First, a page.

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Back to EurekAlert! A Service of the American Association for the Advancement of Science

 

Features Archive

Showing stories 451-475 out of 496 stories.
<< < 14 | 15 | 16 | 17 | 18 | 19 | 20 > >>

1-Oct-2001
The coming of the nano-age.
The emerging field of nanotechnology promises to change the way almost everything—from vaccines to computers—is designed and made.

Contact: Ron Kolb
rrkolb@lbl.gov
510-486-7586
DOE/Lawrence Berkeley National Laboratory

1-Oct-2001
Nanocrystals: The shape of things to come
Nanocrystals are particularly attractive as building blocks for larger structures because it's possible - even easy - to prepare nanocrystals that are highly perfect.

Contact: Ron Kolb
rrkolb@lbl.gov
510-486-7586
DOE/Lawrence Berkeley National Laboratory

28-Sep-2001
The last universal physicist
On the occasion of his one hundredth birthday, we honor a great scientist who was born in Italy, made immense and lasting contributions to the birth of modern physics, and emigrated to the United States, where he carried out experiments and theoretical studies that ushered in the atomic age.

Contact: Judy Jackson
jjackson@fnal.gov
630-840-4112
DOE/Fermi National Accelerator Laboratory

17-Sep-2001
Long-life rechargeable batteries
If you're tired of cell phones and laptops that quickly lose their charge—or worse, their ability to be recharged—help may be on the way. Brookhaven National Laboratory scientists James Reilly, Gordana Adzic, John Johnson, Thomas Vogt, and James McBreen have developed a new metal alloy that could greatly improve the performance of rechargeable batteries.

Contact: Karen McNulty Walsh
kmcnulty@bnl.gov
631-344-8350
DOE/Brookhaven National Laboratory

14-Sep-2001
Tools for healing
Discoveries in physics have helped forge dramatic advances in cancer treatment for over a century. In 1950-54, according to the National Cancer Institute, the five-year survival rate for all cancers was 35 percent; by 2000 it was 59 percent. With early detection and treatment, the five-year survival rate for screenable cancers is now 80 percent.

Contact: Judy Jackson
jjackson@fnal.gov
630-840-4112
DOE/Fermi National Accelerator Laboratory

14-Sep-2001
Tools for the future
The future of accelerator physics isn't just for physicists. As in the past, tomorrow's discoveries in particle accelerator science may lead to unexpected applications for medical diagnosis, healing and the understanding of human biology.

Contact: Judy Jackson
jjackson@fnal.gov
630-840-4112
DOE/Fermi National Accelerator Laboratory

14-Sep-2001
Tools for biomedical research
At the forefront of biomedical research, medical scientists use particle accelerators to explore the structure of biological molecules. They use the energy that charged particles emit when accelerated to nearly the speed of light to create one of the brightest lights on earth, 30 times more powerful than the sun and focused on a pinpoint.

Contact: Judy Jackson
jjackson@fnal.gov
630-840-4112
DOE/Fermi National Accelerator Laboratory

14-Sep-2001
Neutrons against cancer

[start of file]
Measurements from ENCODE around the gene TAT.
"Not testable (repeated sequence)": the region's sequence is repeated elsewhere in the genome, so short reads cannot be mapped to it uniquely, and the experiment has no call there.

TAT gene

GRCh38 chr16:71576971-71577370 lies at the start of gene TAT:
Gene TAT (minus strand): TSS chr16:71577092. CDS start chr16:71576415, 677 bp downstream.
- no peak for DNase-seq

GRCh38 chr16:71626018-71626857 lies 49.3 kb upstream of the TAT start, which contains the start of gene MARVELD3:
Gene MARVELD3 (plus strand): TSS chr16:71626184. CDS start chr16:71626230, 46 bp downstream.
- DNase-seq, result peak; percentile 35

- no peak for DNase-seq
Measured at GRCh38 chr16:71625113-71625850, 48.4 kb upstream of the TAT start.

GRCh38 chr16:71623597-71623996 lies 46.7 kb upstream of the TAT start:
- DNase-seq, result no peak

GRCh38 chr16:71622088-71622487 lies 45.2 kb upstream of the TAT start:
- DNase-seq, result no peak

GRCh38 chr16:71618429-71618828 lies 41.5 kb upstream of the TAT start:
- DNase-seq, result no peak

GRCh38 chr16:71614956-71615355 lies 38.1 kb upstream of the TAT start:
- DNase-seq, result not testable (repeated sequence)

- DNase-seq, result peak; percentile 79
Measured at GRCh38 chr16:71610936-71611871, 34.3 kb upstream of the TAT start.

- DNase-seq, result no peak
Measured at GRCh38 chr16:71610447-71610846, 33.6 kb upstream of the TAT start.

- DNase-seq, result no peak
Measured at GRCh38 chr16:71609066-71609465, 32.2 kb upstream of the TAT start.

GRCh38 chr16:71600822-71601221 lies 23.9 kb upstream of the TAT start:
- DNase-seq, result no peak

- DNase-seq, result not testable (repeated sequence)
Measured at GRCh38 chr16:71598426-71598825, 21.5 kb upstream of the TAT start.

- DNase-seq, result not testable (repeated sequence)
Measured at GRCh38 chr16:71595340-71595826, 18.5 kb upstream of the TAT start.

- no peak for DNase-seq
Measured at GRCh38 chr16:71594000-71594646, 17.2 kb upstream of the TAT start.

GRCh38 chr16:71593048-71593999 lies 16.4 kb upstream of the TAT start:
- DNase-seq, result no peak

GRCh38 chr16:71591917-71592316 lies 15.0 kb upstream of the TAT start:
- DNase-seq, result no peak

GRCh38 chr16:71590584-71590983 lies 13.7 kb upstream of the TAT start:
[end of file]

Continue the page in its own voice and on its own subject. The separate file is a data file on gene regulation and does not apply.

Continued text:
The idea to build a Neutron Therapy Facility at Fermilab developed in the early 1970s when physicians and physicists shared a vision: to wield accelerator technology to combat cancer. Today, more than 3,100 patients have come to Fermilab in the hope of finding a cure for some of the worst tumors known in the medical field.

Contact: Judy Jackson
jjackson@fnal.gov
630-840-4112
DOE/Fermi National Accelerator Laboratory

14-Sep-2001
Tools for diagnosis
Advances in technology for medical diagnosis have created extraordinary new capabilities for imaging the human body. Many of medicine's most powerful diagnostic tools incorporate technology that physicists originally developed to explore the fundamental nature of matter.

Contact: Judy Jackson
jjackson@fnal.gov
630-840-4112
DOE/Fermi National Accelerator Laboratory

14-Sep-2001
Interdependent sciences: Physics and medicine
Many diagnostic and therapeutic techniques that have revolutionized medicine are also symbols of the interdependence of the physical and biomedical sciences. Magnetic Resonance Imaging and Neutron Therapy are just two of the prominent examples of the successful collaboration among innovative medical researchers, physical scientists and engineers.

Contact: Judy Jackson
jjackson@fnal.gov
630-840-4112
DOE/Fermi National Accelerator Laboratory

10-Sep-2001
Nanotemplates for nanostructures
Coffee beans spilled upon a table form no pattern—they're a mess—their distribution dictated by the laws of chance. The same was generally believed true of atoms deposited upon a substrate. The first vision of a peaceable kingdom in which deposited atoms form orderly, controllable 2-D nanopatterns has been observed by researchers at the Sandia National Laboratories.

Contact: Neal Singer
nsinger@sandia.gov
505-845-7078
DOE/Sandia National Laboratories

1-Sep-2001
Insuring safety in future nuclear power systems
A research project to help ensure the safety of future nuclear power systems is being awarded $940,000 funding for a three-phase project under the Department of Energy's Nuclear Energy Research Initiative.

Contact: Steve Karsjen
karsjen@ameslab.gov
515-294-5643
DOE/Ames Laboratory

27-Aug-2001
Brookhaven physicists produce 'doubly strange nuclei'
Strange science has taken a great leap forward at the U.S. Department of Energy's Brookhaven National Laboratory. There, physicists have produced a significant number of "doubly strange nuclei," or nuclei containing two strange quarks.

Contact: Karen McNulty Walsh
kmcnulty@bnl.gov
631-344-8350
DOE/Brookhaven National Laboratory

26-Aug-2001